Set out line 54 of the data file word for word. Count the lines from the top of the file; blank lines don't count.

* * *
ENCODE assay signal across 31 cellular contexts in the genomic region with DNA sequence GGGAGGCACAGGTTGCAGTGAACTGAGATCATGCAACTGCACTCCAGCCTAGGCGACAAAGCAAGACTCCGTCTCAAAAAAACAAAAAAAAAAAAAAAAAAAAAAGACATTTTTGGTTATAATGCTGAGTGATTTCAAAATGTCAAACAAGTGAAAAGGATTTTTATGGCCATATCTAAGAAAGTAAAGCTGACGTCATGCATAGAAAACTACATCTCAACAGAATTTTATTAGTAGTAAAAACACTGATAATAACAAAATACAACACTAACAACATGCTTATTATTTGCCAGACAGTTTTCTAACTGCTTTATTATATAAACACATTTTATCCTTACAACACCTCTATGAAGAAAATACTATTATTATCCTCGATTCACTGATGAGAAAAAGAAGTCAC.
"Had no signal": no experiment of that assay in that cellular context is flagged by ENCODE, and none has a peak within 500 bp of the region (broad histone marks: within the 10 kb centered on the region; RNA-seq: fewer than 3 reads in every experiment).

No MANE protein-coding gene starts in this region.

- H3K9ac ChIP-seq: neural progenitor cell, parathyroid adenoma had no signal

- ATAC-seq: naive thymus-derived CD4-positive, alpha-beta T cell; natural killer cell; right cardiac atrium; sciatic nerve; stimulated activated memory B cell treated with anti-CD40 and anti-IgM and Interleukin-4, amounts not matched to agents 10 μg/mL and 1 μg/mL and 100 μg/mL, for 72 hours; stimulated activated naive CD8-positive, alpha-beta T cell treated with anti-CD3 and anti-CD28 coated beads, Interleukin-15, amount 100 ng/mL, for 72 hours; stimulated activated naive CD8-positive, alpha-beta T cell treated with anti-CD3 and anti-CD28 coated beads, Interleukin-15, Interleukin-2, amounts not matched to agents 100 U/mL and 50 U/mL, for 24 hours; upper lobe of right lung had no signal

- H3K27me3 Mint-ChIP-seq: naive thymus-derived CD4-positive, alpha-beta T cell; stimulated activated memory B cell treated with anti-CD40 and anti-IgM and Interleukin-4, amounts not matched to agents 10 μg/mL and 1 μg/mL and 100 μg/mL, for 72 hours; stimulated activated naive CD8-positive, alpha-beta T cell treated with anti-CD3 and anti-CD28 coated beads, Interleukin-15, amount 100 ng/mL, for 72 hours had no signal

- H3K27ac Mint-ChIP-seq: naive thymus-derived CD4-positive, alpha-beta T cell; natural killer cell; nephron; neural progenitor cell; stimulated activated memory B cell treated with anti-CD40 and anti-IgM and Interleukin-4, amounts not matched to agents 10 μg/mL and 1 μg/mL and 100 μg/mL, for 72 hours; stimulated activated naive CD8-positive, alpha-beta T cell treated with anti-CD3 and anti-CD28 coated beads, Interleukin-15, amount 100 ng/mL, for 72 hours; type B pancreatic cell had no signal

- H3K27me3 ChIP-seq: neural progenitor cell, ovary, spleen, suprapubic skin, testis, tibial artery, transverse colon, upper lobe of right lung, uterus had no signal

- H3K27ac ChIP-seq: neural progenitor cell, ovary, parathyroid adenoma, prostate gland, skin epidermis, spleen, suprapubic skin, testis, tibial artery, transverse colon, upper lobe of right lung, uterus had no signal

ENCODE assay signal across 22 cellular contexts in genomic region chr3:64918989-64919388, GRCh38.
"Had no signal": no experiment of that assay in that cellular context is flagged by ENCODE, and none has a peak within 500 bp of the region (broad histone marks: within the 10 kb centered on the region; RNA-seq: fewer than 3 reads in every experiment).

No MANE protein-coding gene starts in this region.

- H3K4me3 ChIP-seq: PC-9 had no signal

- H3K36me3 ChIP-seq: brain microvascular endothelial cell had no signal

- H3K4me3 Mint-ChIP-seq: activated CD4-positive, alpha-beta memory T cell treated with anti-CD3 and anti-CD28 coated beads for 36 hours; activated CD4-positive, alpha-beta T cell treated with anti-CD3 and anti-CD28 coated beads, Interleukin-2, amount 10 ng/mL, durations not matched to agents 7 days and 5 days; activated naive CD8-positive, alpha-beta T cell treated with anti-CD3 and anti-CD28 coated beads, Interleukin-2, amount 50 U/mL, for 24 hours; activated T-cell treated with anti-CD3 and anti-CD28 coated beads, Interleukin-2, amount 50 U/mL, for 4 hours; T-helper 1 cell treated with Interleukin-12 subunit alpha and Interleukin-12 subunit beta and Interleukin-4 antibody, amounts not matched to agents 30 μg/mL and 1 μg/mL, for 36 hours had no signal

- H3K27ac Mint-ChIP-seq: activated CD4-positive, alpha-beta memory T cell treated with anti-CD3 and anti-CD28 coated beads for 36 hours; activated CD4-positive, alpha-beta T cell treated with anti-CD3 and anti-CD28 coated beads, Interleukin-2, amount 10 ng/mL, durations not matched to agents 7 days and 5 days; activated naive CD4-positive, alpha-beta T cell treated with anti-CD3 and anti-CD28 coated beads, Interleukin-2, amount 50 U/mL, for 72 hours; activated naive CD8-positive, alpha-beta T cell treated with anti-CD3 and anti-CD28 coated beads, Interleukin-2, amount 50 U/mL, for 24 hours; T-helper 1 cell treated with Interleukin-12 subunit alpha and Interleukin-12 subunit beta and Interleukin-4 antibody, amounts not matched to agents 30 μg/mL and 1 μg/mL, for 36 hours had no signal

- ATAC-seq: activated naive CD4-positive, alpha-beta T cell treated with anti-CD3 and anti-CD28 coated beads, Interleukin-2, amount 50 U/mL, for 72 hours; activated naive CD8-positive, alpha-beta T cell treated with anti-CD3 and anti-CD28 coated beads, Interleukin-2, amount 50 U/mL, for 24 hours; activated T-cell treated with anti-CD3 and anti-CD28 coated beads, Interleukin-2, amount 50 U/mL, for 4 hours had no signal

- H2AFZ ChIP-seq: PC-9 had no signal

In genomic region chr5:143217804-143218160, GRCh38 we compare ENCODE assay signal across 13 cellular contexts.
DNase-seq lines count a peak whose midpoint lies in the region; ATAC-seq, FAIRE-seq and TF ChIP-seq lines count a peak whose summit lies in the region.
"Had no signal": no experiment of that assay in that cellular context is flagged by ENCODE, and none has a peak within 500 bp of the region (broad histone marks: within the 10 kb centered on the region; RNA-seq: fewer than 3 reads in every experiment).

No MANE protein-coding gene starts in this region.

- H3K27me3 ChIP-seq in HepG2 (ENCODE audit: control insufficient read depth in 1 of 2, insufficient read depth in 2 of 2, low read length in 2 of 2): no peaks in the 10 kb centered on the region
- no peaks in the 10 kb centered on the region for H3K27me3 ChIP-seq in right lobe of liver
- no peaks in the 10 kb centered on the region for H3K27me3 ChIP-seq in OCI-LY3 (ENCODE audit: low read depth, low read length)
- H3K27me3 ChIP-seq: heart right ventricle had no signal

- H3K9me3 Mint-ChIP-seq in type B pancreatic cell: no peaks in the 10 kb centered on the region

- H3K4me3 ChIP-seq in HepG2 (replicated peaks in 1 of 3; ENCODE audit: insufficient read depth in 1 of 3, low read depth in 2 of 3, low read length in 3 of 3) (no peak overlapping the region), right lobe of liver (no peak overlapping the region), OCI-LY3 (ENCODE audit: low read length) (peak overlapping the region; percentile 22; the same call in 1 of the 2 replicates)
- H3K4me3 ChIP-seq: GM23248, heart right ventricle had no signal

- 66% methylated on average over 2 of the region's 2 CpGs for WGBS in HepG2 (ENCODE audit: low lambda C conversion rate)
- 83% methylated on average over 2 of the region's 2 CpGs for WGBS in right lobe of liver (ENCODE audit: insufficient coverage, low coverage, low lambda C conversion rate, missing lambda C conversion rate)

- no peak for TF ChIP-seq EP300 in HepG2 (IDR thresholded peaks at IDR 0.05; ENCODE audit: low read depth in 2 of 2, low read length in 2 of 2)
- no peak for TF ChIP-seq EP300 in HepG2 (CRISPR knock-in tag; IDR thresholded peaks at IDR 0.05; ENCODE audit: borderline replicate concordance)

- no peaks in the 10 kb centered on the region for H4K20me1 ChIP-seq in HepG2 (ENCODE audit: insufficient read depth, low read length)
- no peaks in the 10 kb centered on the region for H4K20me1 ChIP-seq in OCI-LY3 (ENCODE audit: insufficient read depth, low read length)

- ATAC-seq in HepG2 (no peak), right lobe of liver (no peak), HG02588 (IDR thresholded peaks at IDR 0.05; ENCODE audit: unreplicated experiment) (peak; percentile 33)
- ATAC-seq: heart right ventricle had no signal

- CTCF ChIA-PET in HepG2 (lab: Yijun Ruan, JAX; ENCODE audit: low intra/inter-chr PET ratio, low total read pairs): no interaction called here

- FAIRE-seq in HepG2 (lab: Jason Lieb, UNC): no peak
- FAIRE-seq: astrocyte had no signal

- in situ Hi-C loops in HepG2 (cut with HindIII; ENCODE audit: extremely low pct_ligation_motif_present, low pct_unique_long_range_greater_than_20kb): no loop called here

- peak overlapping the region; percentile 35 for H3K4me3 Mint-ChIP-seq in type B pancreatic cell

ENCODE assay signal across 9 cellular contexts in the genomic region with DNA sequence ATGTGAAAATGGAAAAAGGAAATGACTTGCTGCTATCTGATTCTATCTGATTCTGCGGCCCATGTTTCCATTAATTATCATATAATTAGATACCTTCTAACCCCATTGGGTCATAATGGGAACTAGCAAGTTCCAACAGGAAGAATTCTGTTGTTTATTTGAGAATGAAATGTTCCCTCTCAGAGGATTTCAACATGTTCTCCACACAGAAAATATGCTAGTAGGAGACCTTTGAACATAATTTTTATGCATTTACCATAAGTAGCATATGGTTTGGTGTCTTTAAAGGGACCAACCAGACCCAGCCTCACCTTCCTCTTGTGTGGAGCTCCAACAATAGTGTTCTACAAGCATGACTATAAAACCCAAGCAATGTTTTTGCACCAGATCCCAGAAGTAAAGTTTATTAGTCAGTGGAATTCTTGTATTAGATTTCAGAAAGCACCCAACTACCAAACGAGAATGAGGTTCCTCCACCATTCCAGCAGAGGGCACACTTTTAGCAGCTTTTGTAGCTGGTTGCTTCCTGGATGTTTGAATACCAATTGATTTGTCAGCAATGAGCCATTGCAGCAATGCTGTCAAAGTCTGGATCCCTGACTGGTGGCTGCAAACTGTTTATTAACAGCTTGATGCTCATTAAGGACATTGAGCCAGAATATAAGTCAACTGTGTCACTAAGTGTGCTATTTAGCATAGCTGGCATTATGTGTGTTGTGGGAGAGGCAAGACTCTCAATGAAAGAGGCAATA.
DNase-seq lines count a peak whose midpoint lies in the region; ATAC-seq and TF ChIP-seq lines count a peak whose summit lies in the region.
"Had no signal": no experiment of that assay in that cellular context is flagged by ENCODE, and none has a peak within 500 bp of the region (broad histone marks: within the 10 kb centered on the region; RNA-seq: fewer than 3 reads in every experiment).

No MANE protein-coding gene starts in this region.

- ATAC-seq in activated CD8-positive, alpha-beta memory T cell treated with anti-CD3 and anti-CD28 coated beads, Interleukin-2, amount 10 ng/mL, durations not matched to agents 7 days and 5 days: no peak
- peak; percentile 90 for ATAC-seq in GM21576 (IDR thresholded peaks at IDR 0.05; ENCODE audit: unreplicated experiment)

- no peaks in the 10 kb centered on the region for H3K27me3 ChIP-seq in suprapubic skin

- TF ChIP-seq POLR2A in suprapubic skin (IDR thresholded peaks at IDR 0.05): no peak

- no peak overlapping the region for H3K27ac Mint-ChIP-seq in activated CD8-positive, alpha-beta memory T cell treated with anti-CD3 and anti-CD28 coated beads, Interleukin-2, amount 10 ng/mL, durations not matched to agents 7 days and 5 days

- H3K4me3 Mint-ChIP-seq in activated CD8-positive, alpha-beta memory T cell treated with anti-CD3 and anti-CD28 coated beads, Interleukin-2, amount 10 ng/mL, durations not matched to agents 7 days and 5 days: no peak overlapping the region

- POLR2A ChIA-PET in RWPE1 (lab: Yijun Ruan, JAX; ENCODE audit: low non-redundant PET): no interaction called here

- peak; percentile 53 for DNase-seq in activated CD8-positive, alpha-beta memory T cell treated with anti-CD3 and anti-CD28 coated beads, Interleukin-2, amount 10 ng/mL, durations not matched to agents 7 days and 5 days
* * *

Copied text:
- peak; percentile 53 for DNase-seq in activated CD8-positive, alpha-beta memory T cell treated with anti-CD3 and anti-CD28 coated beads, Interleukin-2, amount 10 ng/mL, durations not matched to agents 7 days and 5 days